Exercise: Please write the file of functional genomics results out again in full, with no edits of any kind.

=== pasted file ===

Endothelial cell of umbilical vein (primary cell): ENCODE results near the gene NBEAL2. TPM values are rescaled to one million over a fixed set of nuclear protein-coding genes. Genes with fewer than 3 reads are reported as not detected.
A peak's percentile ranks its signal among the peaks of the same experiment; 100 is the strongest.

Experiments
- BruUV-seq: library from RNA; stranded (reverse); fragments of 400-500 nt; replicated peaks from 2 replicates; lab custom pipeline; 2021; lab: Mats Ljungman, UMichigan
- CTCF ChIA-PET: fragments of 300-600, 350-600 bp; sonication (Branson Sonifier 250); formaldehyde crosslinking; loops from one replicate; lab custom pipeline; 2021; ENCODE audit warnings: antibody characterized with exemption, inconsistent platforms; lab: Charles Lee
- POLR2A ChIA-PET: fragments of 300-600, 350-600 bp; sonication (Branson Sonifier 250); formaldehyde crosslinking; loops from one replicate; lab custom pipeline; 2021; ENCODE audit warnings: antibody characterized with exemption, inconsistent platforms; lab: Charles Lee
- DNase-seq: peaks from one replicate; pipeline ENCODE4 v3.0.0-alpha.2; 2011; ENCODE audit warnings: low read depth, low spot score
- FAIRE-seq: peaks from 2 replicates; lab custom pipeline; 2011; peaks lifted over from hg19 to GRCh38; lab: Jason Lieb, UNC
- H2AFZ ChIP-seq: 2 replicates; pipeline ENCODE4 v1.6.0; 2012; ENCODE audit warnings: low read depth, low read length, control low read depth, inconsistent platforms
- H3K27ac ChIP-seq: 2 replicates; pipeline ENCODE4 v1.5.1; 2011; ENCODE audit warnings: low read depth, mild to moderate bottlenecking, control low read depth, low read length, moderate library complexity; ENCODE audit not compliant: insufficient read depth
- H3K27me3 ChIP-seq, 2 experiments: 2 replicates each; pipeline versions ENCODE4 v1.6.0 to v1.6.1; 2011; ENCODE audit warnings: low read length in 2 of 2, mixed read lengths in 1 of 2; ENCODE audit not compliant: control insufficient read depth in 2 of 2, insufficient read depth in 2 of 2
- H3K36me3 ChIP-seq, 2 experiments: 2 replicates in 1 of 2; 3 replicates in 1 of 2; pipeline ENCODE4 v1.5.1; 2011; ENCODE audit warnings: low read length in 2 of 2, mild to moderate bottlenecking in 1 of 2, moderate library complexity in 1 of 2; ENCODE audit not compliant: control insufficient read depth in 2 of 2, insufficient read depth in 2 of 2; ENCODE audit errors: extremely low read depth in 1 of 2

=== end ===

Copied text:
Endothelial cell of umbilical vein (primary cell): ENCODE results near the gene NBEAL2. TPM values are rescaled to one million over a fixed set of nuclear protein-coding genes. Genes with fewer than 3 reads are reported as not detected.
A peak's percentile ranks its signal among the peaks of the same experiment; 100 is the strongest.

Experiments
- BruUV-seq: library from RNA; stranded (reverse); fragments of 400-500 nt; replicated peaks from 2 replicates; lab custom pipeline; 2021; lab: Mats Ljungman, UMichigan
- CTCF ChIA-PET: fragments of 300-600, 350-600 bp; sonication (Branson Sonifier 250); formaldehyde crosslinking; loops from one replicate; lab custom pipeline; 2021; ENCODE audit warnings: antibody characterized with exemption, inconsistent platforms; lab: Charles Lee
- POLR2A ChIA-PET: fragments of 300-600, 350-600 bp; sonication (Branson Sonifier 250); formaldehyde crosslinking; loops from one replicate; lab custom pipeline; 2021; ENCODE audit warnings: antibody characterized with exemption, inconsistent platforms; lab: Charles Lee
- DNase-seq: peaks from one replicate; pipeline ENCODE4 v3.0.0-alpha.2; 2011; ENCODE audit warnings: low read depth, low spot score
- FAIRE-seq: peaks from 2 replicates; lab custom pipeline; 2011; peaks lifted over from hg19 to GRCh38; lab: Jason Lieb, UNC
- H2AFZ ChIP-seq: 2 replicates; pipeline ENCODE4 v1.6.0; 2012; ENCODE audit warnings: low read depth, low read length, control low read depth, inconsistent platforms
- H3K27ac ChIP-seq: 2 replicates; pipeline ENCODE4 v1.5.1; 2011; ENCODE audit warnings: low read depth, mild to moderate bottlenecking, control low read depth, low read length, moderate library complexity; ENCODE audit not compliant: insufficient read depth
- H3K27me3 ChIP-seq, 2 experiments: 2 replicates each; pipeline versions ENCODE4 v1.6.0 to v1.6.1; 2011; ENCODE audit warnings: low read length in 2 of 2, mixed read lengths in 1 of 2; ENCODE audit not compliant: control insufficient read depth in 2 of 2, insufficient read depth in 2 of 2
- H3K36me3 ChIP-seq, 2 experiments: 2 replicates in 1 of 2; 3 replicates in 1 of 2; pipeline ENCODE4 v1.5.1; 2011; ENCODE audit warnings: low read length in 2 of 2, mild to moderate bottlenecking in 1 of 2, moderate library complexity in 1 of 2; ENCODE audit not compliant: control insufficient read depth in 2 of 2, insufficient read depth in 2 of 2; ENCODE audit errors: extremely low read depth in 1 of 2